Findings clarify the role of sodium increase early in migraines and point to the region where symptoms may start.
With advanced techniques and world-record magnetic fields, researchers have detected new MRI signals from brain tumors.
A scientist is developing an MRI technique to detect kidney disease that lights up the organs' metabolism.
The causes of migraines are not well understood, with treatment limited to addressing pain rather than its origin. Research conducted with hydrogen MRI is attempting to identify the "migraine generator."
Researchers will develop new treatments to prevent deadly condition.
Federal grant to fund new tools for biology research in high magnetic fields
This week at the lab, the staff bids farewell to a scientist who joined the lab even before there was a building to work in.
William Denis Markiewicz, who goes by his middle name, has worked a quarter century in the MagLab’s Magnet Science & Technology department, a career book-ended by two flagship magnets that he designed.
Markiewicz was recruited by the brand new lab to oversee design and construction of the world-record 900 MHz Ultra-Wide Bore NMR spectrometer magnet.
Markiewicz vividly remembers those heady first years.
"I thought that I would be part of something brand new, and part of all of the excitement and high expectations that come with the start of something new," he said. "And I was not disappointed."
Now 11 years old, the famed 900 MHz magnet enabled nearly 70 publications on health-related discoveries in its first decade — and is still going strong.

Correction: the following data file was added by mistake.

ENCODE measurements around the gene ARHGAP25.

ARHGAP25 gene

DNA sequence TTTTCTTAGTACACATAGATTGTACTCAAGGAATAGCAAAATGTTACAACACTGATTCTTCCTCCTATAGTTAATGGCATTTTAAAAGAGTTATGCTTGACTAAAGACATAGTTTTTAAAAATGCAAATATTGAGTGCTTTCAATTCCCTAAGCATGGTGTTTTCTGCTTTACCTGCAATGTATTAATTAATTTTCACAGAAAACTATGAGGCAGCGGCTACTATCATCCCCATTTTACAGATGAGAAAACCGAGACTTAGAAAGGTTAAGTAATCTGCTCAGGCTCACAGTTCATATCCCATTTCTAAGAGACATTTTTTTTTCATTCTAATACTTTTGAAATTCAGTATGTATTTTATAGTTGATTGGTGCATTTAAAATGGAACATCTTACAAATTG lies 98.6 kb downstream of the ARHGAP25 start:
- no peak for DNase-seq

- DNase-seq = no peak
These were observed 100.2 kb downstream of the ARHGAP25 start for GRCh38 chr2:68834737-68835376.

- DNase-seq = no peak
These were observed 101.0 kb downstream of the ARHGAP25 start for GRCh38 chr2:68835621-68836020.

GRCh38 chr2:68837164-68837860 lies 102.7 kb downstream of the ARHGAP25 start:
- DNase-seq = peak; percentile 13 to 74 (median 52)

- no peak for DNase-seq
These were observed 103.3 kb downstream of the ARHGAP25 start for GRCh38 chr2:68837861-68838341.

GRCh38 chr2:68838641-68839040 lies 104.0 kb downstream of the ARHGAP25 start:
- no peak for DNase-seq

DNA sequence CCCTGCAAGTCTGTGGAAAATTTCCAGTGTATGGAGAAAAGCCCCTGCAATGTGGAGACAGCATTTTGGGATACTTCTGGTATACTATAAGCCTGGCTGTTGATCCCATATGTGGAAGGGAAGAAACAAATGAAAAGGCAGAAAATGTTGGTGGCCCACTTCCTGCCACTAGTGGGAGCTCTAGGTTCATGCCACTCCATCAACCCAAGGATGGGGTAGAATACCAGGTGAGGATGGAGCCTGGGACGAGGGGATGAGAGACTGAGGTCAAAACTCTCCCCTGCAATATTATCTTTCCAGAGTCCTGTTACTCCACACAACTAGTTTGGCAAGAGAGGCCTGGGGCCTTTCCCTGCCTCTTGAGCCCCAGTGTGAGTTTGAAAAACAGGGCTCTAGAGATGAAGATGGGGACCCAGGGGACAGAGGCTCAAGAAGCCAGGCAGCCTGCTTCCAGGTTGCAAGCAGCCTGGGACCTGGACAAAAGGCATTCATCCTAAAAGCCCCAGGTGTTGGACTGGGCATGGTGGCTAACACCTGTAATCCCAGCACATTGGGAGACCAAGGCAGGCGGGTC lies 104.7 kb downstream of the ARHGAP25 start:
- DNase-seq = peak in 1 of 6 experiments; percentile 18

Markiewicz departs the lab just as another magnet he designed, the 32 tesla all-superconducting magnet, is in its final stages of testing. Projected to smash magnet records and enable exciting new science in the years ahead, it uses novel high-temperature superconductors that generate stronger magnetic fields than conventional low-temperature superconductors.
The 32 tesla magnet program, said Markiewicz, "is an example of a very large and capable team at the MagLab working together to produce something that is very unique. There is no other facility now that is capable of doing this."
Among other highlights of his career, Markiewicz received the Institute of Electrical and Electronics Engineers‘ Award for Continuing and Significant Contributions in the Field of Large Scale Applications of Superconductivity in 2015, and Florida State University's Distinguished Scholar Award in 2008.
Text by Kristen Coyne. Photo by Stephen Bilenky.
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